Thomas Hegghammer, a renowned specialist on violent Islamism, discusses one of the most underexplored terrains of research on political violence, the culture of jihadi groups.
Barack Obama’s new strategy against the Islamic State commits the United States to further long-term conflict. It involves a great forgetting of the recent war in Iraq.
Despite the crumbling façade of its interventions in Iraq and Afghanistan, the US is preparing for a new century of ‘light footprint’ warfare, using Africa as its laboratory.
Whatever the benefits for Mali, the French-led eviction of jihadist groups from northern Mali may have made the wider Sahara a less safe place, and has done little to lower the capacity of such groups to threaten European interests.. In 2014, France is implementing a major redeployment of its forces in Africa into the Sahel and Sahara. Meanwhile, the US has been quietly extending its military reach from Djibouti to Mauritania. However, as elsewhere, the western military approach to countering Islamist insurgency in the Sahel rests on very unsteady foundations and the potential to provoke wider alienation and radicalisation is strong.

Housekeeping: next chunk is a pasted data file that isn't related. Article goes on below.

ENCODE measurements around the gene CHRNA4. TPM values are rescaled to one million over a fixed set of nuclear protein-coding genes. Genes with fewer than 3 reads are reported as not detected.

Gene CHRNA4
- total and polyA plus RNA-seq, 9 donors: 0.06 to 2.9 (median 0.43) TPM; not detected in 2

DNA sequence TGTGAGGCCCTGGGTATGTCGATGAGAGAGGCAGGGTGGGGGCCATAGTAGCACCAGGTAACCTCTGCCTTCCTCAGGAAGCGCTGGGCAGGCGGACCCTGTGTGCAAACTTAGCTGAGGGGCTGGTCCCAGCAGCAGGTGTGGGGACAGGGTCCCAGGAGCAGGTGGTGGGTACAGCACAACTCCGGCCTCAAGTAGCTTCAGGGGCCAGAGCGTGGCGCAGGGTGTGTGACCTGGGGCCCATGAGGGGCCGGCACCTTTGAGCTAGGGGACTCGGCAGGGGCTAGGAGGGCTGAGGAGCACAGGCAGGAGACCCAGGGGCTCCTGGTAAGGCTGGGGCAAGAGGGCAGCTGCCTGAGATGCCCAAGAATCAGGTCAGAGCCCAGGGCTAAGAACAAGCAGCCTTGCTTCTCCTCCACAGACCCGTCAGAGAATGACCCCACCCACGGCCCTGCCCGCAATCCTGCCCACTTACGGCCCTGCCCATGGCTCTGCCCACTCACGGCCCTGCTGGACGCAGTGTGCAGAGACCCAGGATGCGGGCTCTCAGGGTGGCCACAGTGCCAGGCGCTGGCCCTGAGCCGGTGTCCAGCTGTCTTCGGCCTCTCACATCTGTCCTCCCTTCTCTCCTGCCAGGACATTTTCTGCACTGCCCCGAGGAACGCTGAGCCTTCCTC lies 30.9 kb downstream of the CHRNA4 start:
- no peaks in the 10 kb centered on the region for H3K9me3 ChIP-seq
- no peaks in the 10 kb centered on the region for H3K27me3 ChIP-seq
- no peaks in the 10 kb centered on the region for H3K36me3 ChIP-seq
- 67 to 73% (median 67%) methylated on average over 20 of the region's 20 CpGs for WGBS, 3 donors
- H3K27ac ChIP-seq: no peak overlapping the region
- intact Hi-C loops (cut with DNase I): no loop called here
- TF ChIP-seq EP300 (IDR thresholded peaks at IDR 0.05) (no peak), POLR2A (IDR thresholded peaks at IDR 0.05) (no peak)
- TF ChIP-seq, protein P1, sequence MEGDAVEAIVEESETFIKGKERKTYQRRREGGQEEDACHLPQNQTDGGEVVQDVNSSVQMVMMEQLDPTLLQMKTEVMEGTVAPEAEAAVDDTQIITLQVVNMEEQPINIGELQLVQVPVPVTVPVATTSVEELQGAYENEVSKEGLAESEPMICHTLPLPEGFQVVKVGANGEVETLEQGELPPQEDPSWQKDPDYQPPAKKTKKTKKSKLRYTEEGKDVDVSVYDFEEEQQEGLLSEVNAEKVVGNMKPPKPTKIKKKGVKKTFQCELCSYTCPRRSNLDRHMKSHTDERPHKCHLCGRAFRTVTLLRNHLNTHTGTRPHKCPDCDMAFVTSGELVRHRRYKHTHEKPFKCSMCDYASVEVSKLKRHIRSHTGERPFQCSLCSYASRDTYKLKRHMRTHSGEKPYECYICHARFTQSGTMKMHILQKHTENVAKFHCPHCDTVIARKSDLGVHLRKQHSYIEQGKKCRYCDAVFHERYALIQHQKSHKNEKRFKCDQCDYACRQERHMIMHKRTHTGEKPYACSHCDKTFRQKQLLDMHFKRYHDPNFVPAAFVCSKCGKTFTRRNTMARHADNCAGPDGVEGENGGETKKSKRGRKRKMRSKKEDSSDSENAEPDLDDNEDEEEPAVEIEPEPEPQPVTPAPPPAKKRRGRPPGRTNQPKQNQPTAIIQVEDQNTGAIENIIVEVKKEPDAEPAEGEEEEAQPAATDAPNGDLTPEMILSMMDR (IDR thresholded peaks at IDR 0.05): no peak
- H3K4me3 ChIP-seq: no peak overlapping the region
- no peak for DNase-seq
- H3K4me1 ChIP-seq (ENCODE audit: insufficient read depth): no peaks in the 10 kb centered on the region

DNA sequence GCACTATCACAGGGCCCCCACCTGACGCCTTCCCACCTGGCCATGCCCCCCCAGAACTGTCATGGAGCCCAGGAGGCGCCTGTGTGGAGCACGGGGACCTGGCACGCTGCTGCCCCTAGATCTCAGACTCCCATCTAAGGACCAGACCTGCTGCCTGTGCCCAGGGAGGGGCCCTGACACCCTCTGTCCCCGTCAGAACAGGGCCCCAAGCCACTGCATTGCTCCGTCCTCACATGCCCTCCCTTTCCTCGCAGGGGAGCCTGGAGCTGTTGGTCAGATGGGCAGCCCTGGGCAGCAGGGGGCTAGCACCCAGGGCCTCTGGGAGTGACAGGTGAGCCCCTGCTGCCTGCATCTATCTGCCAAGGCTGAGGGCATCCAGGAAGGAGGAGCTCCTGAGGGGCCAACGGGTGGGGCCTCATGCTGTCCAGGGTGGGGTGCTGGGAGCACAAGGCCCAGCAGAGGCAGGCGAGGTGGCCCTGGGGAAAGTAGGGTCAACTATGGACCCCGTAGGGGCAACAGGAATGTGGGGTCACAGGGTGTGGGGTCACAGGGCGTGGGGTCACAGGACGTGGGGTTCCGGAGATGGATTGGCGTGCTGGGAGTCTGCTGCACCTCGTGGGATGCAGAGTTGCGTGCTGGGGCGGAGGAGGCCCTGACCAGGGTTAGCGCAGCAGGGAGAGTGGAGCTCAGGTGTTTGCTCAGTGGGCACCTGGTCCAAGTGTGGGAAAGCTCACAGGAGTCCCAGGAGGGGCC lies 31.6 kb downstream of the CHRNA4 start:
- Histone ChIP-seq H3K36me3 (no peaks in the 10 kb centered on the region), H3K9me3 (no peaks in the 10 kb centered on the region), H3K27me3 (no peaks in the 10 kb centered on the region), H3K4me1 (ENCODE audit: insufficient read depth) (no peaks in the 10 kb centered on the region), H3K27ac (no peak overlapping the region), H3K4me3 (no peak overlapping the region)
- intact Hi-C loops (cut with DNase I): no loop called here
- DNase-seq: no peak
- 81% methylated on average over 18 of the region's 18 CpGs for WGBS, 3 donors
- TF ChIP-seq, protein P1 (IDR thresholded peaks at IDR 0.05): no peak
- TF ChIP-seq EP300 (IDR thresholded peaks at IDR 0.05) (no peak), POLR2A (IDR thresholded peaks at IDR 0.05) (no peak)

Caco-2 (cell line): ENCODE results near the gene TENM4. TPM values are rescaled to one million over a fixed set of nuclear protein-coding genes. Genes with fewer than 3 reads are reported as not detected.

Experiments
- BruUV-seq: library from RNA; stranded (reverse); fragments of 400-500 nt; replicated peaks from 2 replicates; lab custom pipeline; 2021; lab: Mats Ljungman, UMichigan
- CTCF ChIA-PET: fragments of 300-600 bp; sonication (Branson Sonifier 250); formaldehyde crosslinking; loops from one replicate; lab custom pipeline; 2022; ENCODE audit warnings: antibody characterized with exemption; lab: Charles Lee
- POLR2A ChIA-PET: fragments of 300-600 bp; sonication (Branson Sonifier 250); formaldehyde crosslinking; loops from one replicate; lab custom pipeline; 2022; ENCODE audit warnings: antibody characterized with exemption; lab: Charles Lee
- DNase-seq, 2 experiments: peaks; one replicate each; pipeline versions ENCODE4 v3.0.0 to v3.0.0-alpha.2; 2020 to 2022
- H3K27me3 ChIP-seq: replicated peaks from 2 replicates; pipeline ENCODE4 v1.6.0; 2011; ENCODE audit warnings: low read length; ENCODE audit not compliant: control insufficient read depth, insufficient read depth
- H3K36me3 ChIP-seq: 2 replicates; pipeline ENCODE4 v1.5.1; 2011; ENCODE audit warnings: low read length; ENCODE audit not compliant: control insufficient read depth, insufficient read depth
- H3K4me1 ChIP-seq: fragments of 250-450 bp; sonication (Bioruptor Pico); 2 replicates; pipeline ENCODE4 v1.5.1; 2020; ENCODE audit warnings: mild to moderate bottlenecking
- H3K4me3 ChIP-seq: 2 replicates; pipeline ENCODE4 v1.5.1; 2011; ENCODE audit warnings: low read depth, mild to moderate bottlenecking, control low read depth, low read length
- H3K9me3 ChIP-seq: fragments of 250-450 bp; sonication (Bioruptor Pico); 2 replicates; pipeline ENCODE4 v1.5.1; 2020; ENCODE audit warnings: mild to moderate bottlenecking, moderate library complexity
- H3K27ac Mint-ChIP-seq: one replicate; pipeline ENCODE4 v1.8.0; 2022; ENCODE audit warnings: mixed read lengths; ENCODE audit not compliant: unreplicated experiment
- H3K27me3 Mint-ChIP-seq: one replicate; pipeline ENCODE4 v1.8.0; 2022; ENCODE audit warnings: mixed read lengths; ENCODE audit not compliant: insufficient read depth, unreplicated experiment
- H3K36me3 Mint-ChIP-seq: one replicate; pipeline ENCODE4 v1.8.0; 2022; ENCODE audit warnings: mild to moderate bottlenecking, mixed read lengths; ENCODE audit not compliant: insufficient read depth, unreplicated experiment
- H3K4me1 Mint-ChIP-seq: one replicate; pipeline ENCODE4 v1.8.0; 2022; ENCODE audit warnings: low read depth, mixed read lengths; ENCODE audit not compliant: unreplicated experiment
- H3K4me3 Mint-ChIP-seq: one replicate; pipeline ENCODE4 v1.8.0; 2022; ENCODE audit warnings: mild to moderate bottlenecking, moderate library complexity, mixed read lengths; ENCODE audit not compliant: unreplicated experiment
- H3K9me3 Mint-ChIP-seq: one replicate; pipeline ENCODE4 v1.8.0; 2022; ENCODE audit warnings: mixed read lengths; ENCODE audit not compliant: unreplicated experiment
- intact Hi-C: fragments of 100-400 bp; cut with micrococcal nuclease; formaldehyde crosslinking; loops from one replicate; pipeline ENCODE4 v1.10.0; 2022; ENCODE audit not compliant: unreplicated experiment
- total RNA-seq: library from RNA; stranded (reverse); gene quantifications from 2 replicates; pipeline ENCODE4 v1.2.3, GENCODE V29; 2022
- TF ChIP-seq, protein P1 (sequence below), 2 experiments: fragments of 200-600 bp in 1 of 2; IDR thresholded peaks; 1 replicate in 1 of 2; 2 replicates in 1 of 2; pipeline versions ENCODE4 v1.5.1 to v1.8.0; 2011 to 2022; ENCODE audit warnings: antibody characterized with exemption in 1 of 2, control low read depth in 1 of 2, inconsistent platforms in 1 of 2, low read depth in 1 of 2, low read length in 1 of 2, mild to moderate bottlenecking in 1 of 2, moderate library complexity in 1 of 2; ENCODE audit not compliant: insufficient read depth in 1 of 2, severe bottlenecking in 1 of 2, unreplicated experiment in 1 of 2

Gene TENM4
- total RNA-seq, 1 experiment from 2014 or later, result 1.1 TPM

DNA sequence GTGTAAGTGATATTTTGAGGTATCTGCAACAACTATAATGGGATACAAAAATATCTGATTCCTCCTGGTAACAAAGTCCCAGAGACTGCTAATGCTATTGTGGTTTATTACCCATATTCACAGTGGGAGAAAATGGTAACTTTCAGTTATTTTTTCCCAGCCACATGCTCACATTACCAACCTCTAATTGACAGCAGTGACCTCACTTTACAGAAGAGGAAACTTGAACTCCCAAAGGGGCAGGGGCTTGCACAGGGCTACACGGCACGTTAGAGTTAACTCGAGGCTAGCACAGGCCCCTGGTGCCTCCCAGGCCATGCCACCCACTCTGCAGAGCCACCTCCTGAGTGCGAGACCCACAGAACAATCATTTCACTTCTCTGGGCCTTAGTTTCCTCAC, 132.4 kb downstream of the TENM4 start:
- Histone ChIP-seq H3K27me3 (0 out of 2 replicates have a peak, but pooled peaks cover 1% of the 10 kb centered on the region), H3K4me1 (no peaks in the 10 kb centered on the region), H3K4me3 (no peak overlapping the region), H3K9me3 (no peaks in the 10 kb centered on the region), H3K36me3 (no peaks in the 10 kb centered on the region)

Not unlike the United States in both Afghanistan and Iraq, the French government has begun the intervention with talk of short timelines and minimal troops on the ground before quickly changing its tune, write Anna Alissa Hitzemann and Ben Zala for Channel 4 News .
Now well over a decade after the beginning of the so-called war on terror, yet again, another western nation is leading a military intervention against Islamist paramilitaries based in a largely ungoverned region of a state in the Global South, write Anna Alissa Hitzemann and Ben Zala for Channel 4 News.